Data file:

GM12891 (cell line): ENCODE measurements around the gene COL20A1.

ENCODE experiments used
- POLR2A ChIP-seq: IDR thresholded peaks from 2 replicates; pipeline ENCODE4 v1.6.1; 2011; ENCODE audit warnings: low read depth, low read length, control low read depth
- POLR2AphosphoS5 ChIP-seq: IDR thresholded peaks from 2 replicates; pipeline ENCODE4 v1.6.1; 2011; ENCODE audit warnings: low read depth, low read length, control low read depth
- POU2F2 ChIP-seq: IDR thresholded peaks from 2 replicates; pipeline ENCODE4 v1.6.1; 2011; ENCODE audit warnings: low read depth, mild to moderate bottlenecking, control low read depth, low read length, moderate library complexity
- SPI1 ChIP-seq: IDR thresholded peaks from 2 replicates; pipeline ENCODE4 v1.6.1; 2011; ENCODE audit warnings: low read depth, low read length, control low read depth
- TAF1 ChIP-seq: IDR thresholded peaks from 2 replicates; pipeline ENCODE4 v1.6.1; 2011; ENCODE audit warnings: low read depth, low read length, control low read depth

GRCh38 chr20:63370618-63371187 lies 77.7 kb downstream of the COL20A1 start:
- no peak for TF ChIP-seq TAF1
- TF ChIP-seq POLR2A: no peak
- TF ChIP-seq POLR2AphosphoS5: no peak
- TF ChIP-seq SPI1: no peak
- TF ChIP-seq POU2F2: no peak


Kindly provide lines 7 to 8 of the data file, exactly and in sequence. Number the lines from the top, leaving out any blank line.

- TAF1 ChIP-seq: IDR thresholded peaks from 2 replicates; pipeline ENCODE4 v1.6.1; 2011; ENCODE audit warnings: low read depth, low read length, control low read depth

GRCh38 chr20:63370618-63371187 lies 77.7 kb downstream of the COL20A1 start: